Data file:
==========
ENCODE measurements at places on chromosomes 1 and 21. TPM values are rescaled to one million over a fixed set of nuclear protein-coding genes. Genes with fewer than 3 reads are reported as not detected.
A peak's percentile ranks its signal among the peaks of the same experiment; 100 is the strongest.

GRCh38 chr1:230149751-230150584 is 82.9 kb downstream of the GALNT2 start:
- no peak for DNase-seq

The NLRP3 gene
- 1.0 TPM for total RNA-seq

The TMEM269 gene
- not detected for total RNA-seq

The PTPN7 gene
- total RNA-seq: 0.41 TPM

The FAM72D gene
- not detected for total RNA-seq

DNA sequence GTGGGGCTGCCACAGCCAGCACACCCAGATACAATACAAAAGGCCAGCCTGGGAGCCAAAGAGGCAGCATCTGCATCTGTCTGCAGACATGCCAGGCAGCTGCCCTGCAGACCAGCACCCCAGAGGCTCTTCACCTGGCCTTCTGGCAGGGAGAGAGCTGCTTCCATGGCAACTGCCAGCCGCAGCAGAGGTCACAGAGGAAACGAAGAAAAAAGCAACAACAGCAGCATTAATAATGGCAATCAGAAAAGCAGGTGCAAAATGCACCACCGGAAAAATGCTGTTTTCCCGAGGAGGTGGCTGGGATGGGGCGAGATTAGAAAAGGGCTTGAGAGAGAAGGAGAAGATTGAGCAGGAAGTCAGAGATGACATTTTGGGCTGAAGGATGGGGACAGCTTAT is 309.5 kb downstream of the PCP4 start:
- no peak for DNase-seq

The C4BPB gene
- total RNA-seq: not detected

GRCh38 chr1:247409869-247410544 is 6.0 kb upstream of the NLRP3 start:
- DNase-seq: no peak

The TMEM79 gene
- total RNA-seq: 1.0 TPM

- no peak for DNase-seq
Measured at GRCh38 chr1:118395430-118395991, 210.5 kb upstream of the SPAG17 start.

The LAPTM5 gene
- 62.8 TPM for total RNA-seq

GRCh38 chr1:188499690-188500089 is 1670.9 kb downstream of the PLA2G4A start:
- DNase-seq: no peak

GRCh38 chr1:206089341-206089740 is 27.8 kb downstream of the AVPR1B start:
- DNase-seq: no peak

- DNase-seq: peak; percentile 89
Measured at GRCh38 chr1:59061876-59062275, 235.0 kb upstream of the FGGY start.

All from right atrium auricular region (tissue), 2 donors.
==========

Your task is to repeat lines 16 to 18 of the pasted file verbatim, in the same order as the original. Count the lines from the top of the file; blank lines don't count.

- total RNA-seq: not detected

GRCh38 chr1:247409869-247410544 is 6.0 kb upstream of the NLRP3 start:
- DNase-seq: no peak